The Adventures of Miss Barbara Pym
An ‘engrossing biography’ of the writer, whose life was much messier than her Austenesque novels suggest
It would be easy to assume from Barbara Pym’s Austenesque novels – with their “unmarried sisters, curates and Sunday lunches at the vicarage” – that the woman who wrote them led a “quiet, uneventful life”, said Ysenda Maxtone Graham in The Times. Not so, as Paula Byrne shows in this “engrossing biography”: Pym’s life was actually rather strange. The “fun begins” in 1931, the year she went up to Oxford, said Lucy Atkins in The Sunday Times. There, she adopted a “risqué alter ego” called Sandra, and “discovered sex” with a handsome fellow student. Upon graduating in 1934, Pym visited Germany and fell in love with an SS officer, with whom she became so “wildly smitten” that she bleached her hair and sported a swastika brooch. Byrne puts this down to “stubborn romanticism” – not real enthusiasm for the Nazi cause – and when war broke out, she “woke up to her appalling error of judgement”.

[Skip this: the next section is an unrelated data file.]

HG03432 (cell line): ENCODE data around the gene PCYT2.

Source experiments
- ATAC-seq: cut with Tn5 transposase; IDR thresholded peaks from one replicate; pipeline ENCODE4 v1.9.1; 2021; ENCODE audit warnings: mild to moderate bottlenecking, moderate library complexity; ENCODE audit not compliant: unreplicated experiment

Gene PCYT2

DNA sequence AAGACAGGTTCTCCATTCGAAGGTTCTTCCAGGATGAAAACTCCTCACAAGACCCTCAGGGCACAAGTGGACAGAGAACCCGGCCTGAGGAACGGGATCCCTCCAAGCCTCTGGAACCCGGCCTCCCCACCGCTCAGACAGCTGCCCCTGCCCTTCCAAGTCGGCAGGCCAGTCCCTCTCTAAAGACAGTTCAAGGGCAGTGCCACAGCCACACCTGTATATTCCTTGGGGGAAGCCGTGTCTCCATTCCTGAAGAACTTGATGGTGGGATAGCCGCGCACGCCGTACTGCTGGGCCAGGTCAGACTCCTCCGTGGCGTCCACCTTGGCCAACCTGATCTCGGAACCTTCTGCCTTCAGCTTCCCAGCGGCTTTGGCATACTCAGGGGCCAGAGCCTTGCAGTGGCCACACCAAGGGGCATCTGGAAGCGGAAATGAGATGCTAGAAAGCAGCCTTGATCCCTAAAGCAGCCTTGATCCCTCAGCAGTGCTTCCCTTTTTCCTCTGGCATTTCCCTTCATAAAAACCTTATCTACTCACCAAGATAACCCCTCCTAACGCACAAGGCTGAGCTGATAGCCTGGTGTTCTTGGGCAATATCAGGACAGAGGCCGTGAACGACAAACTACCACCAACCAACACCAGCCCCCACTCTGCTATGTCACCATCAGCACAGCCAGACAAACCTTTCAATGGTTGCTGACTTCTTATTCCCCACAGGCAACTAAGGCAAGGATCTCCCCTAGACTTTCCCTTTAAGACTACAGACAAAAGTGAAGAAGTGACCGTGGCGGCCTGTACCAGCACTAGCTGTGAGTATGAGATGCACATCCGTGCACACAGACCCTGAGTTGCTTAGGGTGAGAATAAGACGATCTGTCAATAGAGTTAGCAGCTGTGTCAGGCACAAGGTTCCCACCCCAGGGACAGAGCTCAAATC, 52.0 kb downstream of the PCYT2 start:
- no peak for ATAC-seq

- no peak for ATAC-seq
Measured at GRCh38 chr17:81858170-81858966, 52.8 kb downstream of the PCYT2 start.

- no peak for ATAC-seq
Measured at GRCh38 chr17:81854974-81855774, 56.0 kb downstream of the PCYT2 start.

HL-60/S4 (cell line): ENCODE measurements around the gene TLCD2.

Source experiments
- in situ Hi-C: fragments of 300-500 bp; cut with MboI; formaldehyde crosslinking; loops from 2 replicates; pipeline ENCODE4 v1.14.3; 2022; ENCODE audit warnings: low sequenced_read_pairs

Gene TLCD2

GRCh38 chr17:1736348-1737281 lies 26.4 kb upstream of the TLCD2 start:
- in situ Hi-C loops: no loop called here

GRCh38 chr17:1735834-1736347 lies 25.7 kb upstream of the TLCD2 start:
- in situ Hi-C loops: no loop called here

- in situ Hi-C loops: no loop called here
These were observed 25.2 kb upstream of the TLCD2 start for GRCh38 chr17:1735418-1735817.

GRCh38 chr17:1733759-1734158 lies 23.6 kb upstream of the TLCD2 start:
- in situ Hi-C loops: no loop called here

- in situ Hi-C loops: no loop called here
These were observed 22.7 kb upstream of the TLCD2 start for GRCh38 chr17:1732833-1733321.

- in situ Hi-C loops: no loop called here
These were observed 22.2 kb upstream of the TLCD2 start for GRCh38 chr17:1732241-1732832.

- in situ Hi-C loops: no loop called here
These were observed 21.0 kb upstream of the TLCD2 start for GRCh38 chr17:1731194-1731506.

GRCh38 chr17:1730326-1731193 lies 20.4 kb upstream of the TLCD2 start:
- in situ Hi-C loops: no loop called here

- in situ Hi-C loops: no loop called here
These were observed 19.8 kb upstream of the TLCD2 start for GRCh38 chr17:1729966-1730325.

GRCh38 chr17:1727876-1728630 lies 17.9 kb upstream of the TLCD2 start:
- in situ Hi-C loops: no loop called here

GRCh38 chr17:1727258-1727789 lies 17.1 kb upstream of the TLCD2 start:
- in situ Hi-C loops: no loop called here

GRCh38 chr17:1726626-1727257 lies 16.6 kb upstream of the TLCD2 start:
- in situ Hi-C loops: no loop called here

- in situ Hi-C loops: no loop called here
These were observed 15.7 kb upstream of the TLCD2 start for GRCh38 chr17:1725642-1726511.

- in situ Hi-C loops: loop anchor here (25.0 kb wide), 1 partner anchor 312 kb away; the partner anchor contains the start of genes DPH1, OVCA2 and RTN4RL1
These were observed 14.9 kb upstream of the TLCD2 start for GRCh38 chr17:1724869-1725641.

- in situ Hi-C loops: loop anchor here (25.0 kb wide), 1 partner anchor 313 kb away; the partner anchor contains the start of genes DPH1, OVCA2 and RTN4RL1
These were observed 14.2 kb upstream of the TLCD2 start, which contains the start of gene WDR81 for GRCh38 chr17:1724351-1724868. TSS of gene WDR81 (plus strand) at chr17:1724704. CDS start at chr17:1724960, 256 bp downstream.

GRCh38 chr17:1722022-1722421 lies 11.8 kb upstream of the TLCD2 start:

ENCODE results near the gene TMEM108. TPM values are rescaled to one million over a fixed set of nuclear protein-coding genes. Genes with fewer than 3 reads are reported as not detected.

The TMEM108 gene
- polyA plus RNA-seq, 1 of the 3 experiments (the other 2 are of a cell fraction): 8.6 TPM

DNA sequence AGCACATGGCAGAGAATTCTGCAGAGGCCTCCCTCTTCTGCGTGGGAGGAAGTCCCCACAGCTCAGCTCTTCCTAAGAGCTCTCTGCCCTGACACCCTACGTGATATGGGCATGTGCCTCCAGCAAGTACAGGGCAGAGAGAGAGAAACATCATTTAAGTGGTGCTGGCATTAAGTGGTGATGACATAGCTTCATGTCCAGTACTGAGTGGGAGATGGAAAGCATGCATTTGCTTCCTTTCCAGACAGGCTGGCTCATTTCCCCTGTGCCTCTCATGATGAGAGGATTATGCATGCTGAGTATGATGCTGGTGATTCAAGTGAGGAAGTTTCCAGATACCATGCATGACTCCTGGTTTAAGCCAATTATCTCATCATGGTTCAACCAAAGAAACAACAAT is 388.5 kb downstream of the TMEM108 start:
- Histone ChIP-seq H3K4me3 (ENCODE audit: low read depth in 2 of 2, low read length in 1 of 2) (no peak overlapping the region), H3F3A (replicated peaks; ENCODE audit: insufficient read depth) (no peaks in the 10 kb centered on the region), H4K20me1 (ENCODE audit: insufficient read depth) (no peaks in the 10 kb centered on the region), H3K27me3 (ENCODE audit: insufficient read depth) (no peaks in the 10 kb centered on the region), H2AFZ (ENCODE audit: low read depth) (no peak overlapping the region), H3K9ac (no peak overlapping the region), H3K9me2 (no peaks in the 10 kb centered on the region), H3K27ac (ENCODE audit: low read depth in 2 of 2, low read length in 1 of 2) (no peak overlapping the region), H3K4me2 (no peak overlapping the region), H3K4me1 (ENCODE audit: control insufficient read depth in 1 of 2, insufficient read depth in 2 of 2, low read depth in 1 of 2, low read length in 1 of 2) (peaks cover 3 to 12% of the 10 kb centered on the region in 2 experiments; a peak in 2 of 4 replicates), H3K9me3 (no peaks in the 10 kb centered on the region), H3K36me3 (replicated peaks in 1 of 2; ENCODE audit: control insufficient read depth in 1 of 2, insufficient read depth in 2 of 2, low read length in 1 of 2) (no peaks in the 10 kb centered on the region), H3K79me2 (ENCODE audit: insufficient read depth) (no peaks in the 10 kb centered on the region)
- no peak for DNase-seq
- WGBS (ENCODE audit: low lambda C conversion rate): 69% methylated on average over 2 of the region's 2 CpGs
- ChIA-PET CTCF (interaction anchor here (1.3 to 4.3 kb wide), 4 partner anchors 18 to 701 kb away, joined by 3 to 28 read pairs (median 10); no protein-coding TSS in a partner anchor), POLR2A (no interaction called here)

Throughout her life, Pym had a “masochistic habit” of going after men who were either gay or committed elsewhere, said Kathryn Hughes in The Guardian. “This led to behaviour that today would count as stalking.” Her career also had its torments: having been published throughout the 1950s, she was dumped by Jonathan Cape in 1960, as her novels were deemed “old ladyish”. She spent 20 years in the wilderness, before her career revived after Philip Larkin nominated her in the TLS in 1977 as “one of the most under-appreciated writers of the past 75 years”. Her novel Quartet in Autumn was published that same year, and shortlisted for the Booker. There followed three years of “gratifying fuss” before she died, aged 66, of cancer. Byrne’s excellent, “deeply affectionate biography” does justice to this remarkable woman.
William Collins 704pp £25; The Week Bookshop £19.99
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